The second important secret is to choose the right display type for your VR device. Organic light emitting diode (OLED) display is a powerful tool to improve VR experience. Its working principle is quite different from the familiar and mature LCD display. Using the thin film transistor array at the back end, each pixel on the OLED display can act as a light source, while the LCD uses a white LED backlight. The brightness of OLED display is determined by the current intensity flowing through the film, and the color management is realized by independently adjusting the red, green and blue LED lights behind the screen. Therefore, OLED can present high brightness, high contrast and high saturation colors. In addition, as long as you turn off a few parts of the screen, you can see a deeper black than the LCD screen that blocks the backlight. Although this is usually the selling point of OLED screen, it is also very important for VR, because some lighting can achieve lower persistence more easily. The full afterglow display means that the screen lights up continuously, and the view is only correct for a short time, but it will soon expire; while the low afterglow display lights up the image only when the view is correct, and then goes out. This process is difficult to detect at a very high refresh rate, resulting in the illusion of continuous images.

This principle is very important to reduce the image blur. Low afterglow can allow higher flexibility, that is to say, the display can display multiple partial images in one refresh, and adjust the middle frame according to the change data collected by the helmet sensor. Therefore, when the user’s scene sweeps the screen, the head position in the system will also change; and the LCD screen with panoramic backlight can’t do this. Therefore, the key to low latency VR experience is to use time warped processes to render the front-end buffer in the form of blocks or strips and drive the OLED screen. In this way, the image seen on the screen can adapt to the head rotation very quickly, and there is no other way to compare with it.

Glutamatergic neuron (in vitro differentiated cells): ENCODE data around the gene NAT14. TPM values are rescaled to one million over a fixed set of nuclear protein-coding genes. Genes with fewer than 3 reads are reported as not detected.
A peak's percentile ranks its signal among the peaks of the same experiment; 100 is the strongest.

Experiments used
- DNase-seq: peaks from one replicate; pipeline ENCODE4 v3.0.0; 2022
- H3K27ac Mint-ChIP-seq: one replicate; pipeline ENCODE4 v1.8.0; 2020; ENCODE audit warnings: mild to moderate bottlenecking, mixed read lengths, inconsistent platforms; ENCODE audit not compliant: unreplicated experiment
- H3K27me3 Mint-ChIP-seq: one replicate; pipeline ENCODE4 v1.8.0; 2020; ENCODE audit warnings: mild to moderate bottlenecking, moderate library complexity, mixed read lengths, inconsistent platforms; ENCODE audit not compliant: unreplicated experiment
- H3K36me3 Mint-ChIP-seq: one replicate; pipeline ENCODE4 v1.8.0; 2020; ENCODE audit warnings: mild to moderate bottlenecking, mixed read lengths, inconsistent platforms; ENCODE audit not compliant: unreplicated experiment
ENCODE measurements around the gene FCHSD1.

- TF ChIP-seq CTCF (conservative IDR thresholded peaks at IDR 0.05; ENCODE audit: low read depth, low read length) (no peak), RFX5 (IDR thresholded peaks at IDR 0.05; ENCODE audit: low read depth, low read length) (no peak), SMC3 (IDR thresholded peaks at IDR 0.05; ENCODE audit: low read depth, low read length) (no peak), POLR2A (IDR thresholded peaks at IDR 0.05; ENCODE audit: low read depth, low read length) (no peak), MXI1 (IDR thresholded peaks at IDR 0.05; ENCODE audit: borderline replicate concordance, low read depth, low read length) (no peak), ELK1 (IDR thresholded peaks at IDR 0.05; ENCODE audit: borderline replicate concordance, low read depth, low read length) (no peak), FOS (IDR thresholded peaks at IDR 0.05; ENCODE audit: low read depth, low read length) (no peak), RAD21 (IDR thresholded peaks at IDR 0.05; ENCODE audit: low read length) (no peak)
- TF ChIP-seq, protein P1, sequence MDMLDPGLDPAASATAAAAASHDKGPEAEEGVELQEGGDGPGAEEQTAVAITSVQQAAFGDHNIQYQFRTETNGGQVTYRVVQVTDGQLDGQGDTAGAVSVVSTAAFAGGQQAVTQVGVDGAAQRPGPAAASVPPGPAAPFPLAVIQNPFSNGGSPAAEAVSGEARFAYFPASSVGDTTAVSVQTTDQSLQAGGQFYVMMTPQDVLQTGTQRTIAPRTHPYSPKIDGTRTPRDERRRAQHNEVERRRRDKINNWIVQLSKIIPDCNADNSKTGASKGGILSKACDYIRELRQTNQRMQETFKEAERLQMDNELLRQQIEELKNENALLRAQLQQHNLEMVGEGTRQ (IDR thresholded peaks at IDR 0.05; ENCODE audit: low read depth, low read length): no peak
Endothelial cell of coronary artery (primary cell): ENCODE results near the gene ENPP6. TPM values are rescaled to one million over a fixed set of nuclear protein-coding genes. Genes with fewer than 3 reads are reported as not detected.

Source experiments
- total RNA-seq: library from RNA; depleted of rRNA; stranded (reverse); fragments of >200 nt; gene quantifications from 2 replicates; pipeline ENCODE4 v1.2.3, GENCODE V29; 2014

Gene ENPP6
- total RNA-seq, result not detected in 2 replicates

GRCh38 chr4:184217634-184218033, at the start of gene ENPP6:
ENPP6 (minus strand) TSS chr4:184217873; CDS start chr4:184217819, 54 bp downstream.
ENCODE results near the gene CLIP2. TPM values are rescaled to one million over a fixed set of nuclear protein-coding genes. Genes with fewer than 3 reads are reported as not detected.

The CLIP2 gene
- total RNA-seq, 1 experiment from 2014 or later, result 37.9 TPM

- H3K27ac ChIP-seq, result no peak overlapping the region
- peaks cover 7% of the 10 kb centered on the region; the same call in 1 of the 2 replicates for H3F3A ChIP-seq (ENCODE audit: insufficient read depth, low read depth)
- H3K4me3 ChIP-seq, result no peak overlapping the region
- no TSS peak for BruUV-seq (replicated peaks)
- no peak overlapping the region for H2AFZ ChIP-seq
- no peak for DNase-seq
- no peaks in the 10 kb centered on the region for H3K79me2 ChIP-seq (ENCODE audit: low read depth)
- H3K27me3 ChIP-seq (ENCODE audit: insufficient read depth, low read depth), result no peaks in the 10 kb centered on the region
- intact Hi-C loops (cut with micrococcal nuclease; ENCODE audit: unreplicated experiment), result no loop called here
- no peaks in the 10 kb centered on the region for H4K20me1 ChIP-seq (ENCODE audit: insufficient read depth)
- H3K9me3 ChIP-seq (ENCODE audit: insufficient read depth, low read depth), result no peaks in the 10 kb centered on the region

Asynchronous time warping technology

The next key technology is asynchronous time warping. Because the scene change of immersive VR application is relatively gentle, the image change between scenes is smaller and easier to predict. Warping refers to shifting the previously rendered image of the head position to match the new head position. This process can separate the relationship between the application frame rate and refresh rate to a certain extent, so as to achieve low latency and meet the specific application scenarios. This kind of displacement only responds to the rotation of the head, but is insensitive to the change of the head position or scene animation. Although time warping is also an expedient measure, it can be regarded as an effective security guarantee, and it can make the devices running at 30fps frame rate (at least some of them) present the experience of tracking the user’s head movement at 60fps or above.

The secret weapon of VR technology

In this article, we discussed how to achieve deep integration between GPU and display, but this is only the tip of the iceberg. If we want to play video (possibly DRM protected video) and integrate system notification, the problem becomes much more complicated. High quality VR support requires multimedia products to have strong synchronization ability and efficient use of bandwidth communication ability, not only to create the best experience for end users, but also to maximize power efficiency and performance. With the help of efficient tools such as arm frame buffer compression (AFBC) and arm TrustZone, arm Mali Multimedia Suite (MMS) can realize the deep integration of GPU, video and display processor, which is the leading tool for VR device development.

Editor in charge: CT